This is a paradigm example of what Nietzsche calls the transvaluation of values, and it is a stunning example of how one group can triumph over another group, not through straightforward physical confrontation, but through a psychological manipulation. In the Western Judeo-Christian tradition, Nietzsche calls this transvaluation of values the slave revolt in morality. Slave morality, Nietzsche says, is a herd morality. It is a morality of uniformity, of conformity. It is against difference, and according to Nietzsche, it has damaged and repressed the potential for human creativity. This leads us to position where we can see the three main themes, what I call the three main pillars of Nietzschian thought, and they are understandable within the framework of ethics. These themes are threaded throughout Nietzsche’s thought, and understandable within the context of these lecture on ethics. They are the transvaluation of values, which we have just talked about, the notion of the eternal return, and lastly, that of the Übermensch, the person of virtuous character.
Firstly, let’s look at the transvaluation of values. As I alluded to twenty minutes ago, for Nietzsche values are not permanent. They have no supernatural origin. Instead, values grow out of context, out of earthly existence, like flowers out of soil. These values can change. They can be created, and they can be destroyed. The transvaluation of values connects with a concept of time, and it is a cyclical concept of time. It is concept of time that is more represented in the Asian and Eastern cultures and indigenous cultures than in the Western intellectual tradition where we typically think of time in a linear fashion. Nietzsche calls this concept of time the “eternal return.” According to this idea of the eternal return, the same types of things, that is war and peace, suffering and ecstasy, joy and pain, happen over, and over, and over, and over again without end. Everything in human existence is intertwined, and there is no hope for a final judgment where good will be separated from evil, citizens of the city of God will be separated from the citizens of the city of man. Nietzsche says that is foolhardy. Everything about earthly existence and human existence is intimately intertwined, and can never be separated. Nietzsche is often misunderstood on this point. The idea of the eternal return is not a cosmology, not an actual model of time, but rather a metaphor for our earthly predicament, a metaphor for the human condition.
This leads us to the last and final pillar of Nietzsche’s thought, the Übermensch. The Übermensch is German for “overman,” that is, a self-overcoming person, a person who has the will, the will to power, to overcome obstacles that life throws in one’s path, and does not give up, and is persistent, and persists and overcomes those problems, and in doing so becomes a better person. You may have heard the famous Nietzsche quote “What doesn’t kill me makes me stronger.” That is a maxim of the Übermensch, the self-overcoming individual, somebody who takes problems and becomes stronger by facing them. The model of the Übermensch is really that of an artist, a creative person, a person who creates one’s own values, and one’s own values flow out of them like a composer writing a symphony, or a painter painting a landscape. The creative person, the artistic person, the individualist, does not look at others for guidance, but rather creates one’s own values. They are not a conformist. They do not look to society. They don't look to religion. They don't look to a supernatural being for guidance. They only look to themselves. They are a radical individualist. We can see that the word Übermensch is often translated from German into English as “superman,” but this is a bad translation because an Übermensch might be a very un-superman-like person. It might be a person with a disability who achieves things that nobody else thought possible, somebody who has some kind of limitation and supersedes, surmounts that limitation, and achieves something that would have been thought by others to be impossible. And you know people like this, and I know people like this, people who do not give up. In Nietzsche’s ethics, they would be possibly Übermenschen.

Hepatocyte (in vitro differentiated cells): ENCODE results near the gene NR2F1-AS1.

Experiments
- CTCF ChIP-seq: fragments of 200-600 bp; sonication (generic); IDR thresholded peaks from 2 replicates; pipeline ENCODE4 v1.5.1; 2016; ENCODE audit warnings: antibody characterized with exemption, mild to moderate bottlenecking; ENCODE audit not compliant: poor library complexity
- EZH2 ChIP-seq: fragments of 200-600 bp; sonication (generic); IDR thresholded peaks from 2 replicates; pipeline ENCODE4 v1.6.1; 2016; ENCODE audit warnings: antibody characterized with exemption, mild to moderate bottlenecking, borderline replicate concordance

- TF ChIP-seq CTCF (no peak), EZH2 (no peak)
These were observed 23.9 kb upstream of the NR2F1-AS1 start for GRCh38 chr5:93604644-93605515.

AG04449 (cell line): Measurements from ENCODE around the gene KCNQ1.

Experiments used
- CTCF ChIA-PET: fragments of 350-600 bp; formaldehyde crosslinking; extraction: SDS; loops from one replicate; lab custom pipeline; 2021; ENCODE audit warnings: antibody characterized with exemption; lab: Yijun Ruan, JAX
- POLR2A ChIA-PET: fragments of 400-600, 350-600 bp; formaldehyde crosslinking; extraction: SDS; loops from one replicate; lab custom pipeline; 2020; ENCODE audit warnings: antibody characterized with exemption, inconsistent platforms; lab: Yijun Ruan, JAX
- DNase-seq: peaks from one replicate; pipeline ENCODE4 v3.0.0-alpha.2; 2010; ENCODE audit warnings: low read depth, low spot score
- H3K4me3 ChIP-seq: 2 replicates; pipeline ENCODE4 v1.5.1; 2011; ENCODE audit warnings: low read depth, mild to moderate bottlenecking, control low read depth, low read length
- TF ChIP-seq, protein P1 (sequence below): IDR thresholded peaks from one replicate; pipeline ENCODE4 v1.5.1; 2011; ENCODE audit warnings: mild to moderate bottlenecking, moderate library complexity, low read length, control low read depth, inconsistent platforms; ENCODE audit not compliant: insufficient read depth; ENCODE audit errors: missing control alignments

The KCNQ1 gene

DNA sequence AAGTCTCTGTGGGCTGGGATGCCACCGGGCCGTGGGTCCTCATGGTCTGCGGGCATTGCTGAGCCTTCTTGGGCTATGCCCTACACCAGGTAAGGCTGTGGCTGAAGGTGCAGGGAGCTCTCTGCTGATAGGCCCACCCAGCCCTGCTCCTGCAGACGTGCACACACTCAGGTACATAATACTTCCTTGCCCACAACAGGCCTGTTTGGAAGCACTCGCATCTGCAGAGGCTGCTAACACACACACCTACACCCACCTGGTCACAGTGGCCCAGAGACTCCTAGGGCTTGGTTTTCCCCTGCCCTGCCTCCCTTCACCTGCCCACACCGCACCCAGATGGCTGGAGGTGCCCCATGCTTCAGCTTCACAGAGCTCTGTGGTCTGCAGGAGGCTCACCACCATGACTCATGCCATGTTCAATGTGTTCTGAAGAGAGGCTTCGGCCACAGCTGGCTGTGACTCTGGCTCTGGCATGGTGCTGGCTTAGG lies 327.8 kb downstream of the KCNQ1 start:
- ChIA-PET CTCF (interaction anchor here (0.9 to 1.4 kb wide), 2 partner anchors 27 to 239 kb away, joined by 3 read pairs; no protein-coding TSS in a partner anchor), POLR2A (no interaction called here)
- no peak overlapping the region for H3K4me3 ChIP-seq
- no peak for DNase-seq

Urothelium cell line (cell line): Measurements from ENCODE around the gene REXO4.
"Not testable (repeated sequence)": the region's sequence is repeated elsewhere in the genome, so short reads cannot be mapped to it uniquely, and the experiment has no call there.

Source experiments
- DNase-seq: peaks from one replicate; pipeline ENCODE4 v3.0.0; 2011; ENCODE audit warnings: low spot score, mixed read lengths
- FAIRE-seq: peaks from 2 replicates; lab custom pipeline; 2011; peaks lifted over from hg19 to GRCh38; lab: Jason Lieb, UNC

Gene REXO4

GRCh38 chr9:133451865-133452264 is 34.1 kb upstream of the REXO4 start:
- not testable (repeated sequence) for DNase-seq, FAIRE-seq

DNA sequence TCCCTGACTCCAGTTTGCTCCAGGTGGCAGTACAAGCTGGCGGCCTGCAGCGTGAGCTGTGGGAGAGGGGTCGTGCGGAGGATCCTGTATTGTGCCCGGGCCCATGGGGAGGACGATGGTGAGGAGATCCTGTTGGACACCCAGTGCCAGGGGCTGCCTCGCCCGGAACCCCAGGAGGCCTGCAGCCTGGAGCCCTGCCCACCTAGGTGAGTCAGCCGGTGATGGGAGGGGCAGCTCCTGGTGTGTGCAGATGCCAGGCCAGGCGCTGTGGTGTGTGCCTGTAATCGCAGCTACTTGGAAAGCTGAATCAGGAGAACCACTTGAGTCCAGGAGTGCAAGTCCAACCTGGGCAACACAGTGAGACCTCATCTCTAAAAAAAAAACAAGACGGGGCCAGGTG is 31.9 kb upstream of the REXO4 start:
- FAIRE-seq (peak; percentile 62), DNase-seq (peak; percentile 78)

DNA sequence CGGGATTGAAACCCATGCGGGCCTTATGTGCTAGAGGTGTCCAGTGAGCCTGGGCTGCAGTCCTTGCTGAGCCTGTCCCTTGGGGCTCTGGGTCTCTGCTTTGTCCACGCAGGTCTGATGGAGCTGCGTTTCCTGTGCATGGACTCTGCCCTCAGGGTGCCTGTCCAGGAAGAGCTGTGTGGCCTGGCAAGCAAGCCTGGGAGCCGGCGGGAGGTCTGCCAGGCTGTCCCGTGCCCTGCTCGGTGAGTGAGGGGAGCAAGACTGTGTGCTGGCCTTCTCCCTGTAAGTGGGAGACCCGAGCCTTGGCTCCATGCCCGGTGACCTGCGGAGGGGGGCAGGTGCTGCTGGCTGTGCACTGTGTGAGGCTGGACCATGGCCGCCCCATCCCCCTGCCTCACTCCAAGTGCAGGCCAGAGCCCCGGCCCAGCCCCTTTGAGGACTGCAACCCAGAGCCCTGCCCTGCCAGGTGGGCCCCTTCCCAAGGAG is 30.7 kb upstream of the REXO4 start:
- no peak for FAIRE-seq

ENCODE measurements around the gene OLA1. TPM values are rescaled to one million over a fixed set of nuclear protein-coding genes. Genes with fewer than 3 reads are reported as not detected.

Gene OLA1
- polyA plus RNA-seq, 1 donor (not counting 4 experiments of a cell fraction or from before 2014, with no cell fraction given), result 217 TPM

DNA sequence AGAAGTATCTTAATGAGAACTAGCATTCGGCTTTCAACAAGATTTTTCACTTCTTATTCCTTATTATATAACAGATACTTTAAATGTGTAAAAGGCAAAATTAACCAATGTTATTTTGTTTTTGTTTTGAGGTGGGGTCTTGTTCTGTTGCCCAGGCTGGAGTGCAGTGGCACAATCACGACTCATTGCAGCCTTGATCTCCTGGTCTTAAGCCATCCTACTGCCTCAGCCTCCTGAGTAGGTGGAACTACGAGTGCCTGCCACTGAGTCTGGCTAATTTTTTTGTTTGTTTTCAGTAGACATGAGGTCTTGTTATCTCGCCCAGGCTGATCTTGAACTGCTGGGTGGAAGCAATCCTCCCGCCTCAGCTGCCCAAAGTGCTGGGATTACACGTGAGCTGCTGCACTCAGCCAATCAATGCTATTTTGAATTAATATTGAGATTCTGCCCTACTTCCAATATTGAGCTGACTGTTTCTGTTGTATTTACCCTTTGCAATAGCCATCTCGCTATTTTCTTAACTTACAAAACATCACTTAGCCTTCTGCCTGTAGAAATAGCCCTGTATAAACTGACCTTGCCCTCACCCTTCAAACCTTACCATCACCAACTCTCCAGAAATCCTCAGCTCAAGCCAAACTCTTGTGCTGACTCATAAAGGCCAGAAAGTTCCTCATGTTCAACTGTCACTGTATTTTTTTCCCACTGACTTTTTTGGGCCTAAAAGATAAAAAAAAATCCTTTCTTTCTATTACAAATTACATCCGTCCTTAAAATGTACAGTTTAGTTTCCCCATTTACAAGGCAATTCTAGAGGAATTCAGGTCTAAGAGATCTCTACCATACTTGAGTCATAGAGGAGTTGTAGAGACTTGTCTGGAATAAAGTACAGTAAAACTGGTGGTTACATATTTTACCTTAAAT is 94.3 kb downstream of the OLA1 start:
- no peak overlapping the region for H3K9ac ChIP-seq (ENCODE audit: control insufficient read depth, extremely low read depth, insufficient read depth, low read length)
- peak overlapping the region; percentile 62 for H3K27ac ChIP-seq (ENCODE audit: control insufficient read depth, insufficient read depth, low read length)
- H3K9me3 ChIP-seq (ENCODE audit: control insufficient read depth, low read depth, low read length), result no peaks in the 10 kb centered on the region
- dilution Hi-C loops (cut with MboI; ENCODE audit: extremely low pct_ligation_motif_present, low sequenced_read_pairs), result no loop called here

In conclusion, we can see that these three themes, the transvaluation of values, the eternal return, and the Übermensch are all woven together in one whole. In Nietzsche’s thought, that is the Übermensch creates one’s own values, in other words transvaluates values in affirmation of the eternal return. This is the person of virtuous character. The person of virtuous character for Nietzsche is a radical individualist, an unconformist, somebody who is very oriented towards earthly life, not towards supernatural existence above the natural world. The Irish poet William Butler Yeats, in a famous poem called “The Second Coming,” weaves the ideas of Nietzschean thought nicely together, exemplifying particularly the transvaluation of values and the idea of the eternal return. I am not going to read the whole poem now, but I would like to close today by sharing with you a few passages from the poem. Again, it is by William Butler Yeats, “The Second Coming.” He writes,
Turning and turning in the widening gyre
The falcon cannot hear the falconer;
Things fall apart; the centre cannot hold;
Mere anarchy is loosed upon the world,
The blood-dimmed tide is loosed[,]
Surely some revelation is at hand;
Surely the Second Coming is at hand.
[W]hat rough beast, its hour come round at last,
Slouches towards Bethlehem to be born?
This beast, the second coming, is not of Christ, but it is of an Übermensch, somebody who is going to take the Judeo-Christian value system that has persisted for two thousand years and revaluate those values, just as the Judeo-Christian priests did in the Roman era. The Second Coming will be an example of the eternal return, and example of an Übermensch, the Anti-Christ, revaluating, transvaluating the values that we have been living with for two millennia. Thank you.